"LIVING WITH MOSHIACH,"
Shabbat HaGadol, 5759
Nissan 9, 5759
March 26, 1999
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"I BELIEVE WITH COMPLETE FAITH IN THE ARRIVAL OF THE MOSHIACH.
"AND THOUGH HE MAY TARRY, I SHALL WAIT EACH DAY, ANTICIPATING HIS
Maimonides, Principles of the Faith, No. 12
THIS PUBLICATION IS DEDICATED
TO THE REBBE,
RABBI MENACHEM M. SCHNEERSON
In honor of his 97th birthday,
11 Nissan, 5759
Click here, to see pictures
of the Rebbe
The Daily Sicha (in Real Audio)
- Listen to selected excerpts of the Rebbe's Sichos
[talks] which are relevant to the particular day.
We are pleased to present, to the visually impaired and the blind, our weekly
publication, Living With Moshiach.
We'd like to hear from you. Tell us your comments, suggestions, etc. Write
to us, or E-Mail via Internet.
This Jewish year, is the year 5759 since Creation. The Hebrew letters are
Hei-Tav-Shin-Nun-Tes. Over a decade ago, in the year 5742, the Rebbe
stated that the Hebrew letters for that year were an acronym for "This should
be the year of the coming of Moshiach."
Since that time, the Rebbe has publicized a phrase describing the year according
to the acronym of its Hebrew letters. This year has been designated by the
Rebbe's followers as "Hoyo T'hei Shnas Niflaos Tovoh" meaning "It
surely will be a good year of wondrous miracles."
Our sincere appreciation to
publication, published by the Lubavitch Youth Organization, for allowing
us to use their material.
Also, many thanks to our copy editor, Reb
his tireless efforts.
It is our fervent hope that our learning about Moshiach and the Redemption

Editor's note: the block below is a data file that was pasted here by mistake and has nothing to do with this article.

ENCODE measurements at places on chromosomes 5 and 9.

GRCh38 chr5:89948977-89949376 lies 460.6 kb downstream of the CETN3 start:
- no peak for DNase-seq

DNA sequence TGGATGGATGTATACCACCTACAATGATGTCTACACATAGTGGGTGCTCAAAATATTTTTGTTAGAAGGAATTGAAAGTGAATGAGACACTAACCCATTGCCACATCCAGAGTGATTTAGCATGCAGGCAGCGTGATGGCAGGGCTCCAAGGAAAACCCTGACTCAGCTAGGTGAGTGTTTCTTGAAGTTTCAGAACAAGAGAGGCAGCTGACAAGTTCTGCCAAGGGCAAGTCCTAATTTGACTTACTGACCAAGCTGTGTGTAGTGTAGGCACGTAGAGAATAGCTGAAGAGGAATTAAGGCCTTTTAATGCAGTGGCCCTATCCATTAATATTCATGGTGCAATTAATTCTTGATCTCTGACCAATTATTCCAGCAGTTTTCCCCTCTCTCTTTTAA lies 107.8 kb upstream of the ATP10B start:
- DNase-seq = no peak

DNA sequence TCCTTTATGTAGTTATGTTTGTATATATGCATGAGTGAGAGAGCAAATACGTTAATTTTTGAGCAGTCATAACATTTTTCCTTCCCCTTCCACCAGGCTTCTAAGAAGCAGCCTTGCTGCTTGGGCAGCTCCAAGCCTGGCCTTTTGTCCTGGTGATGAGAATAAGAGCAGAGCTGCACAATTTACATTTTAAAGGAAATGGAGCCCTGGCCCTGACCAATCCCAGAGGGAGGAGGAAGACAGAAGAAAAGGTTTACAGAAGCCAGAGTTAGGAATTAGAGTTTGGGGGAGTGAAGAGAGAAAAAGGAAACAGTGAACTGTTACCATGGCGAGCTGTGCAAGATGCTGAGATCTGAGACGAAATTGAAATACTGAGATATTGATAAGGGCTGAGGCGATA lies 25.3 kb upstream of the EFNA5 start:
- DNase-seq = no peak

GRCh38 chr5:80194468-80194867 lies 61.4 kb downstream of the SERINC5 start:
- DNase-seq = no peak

will hasten the coming of Moshiach, NOW!
Rabbi Yosef Y. Shagalov,
Committee for the Blind
2 Nissan, 5759
Brooklyn, New York
In this week's Torah portion, Tzav, we read about the eight-day
consecration of the Sanctuary. All the instructions for building the Sanctuary
had been followed. The utensils and altar were ready for use, and the Jews
began to bring the various types of sacrifices. Yet, "the Divine Presence
did not rest on the work of their hands." For the first seven days, the Sanctuary
was erected. But each day it was taken down again. Only on the eighth day
of the consecration, when the last trace of spiritual impurity caused by
the sin of the Golden Calf was removed, did the Heavenly fire descend and
the G-dly Presence rest on the Sanctuary.
We see here two components to the perpetual fire which burned on the altar.
On the one hand, a fire came down from Heaven to consume the offerings. But
the priests were nonetheless commanded to bring ordinary fire, too. The act
of bringing the fire served as a preparation for the G-dly flame that came
from Above. Only after human initiative had been taken could the G-dly fire
descend. And only at that point did the Sanctuary attain permanence.
Why could the G-dly fire be drawn down only after the human component of
the worship was perfected? What special nature of the G-dly fire brought
permanence to the Sanctuary?
Human beings are finite. No matter how high their aspirations, they can reach
only a finite level of spirituality. And, being finite, human beings cannot
reach a level of permanence in their worship without the assistance of G-d,
Who is infinite and unlimited. Permanence cannot be attained solely through
human effort. The G-dly intervention added a permanence that could not be
achieved by human endeavor. The Sanctuary no longer needed to be disassembled.
The fire teaches us that we, as finite beings, must first complete our own
tasks and achieve as much as our limited capabilities allow, in order for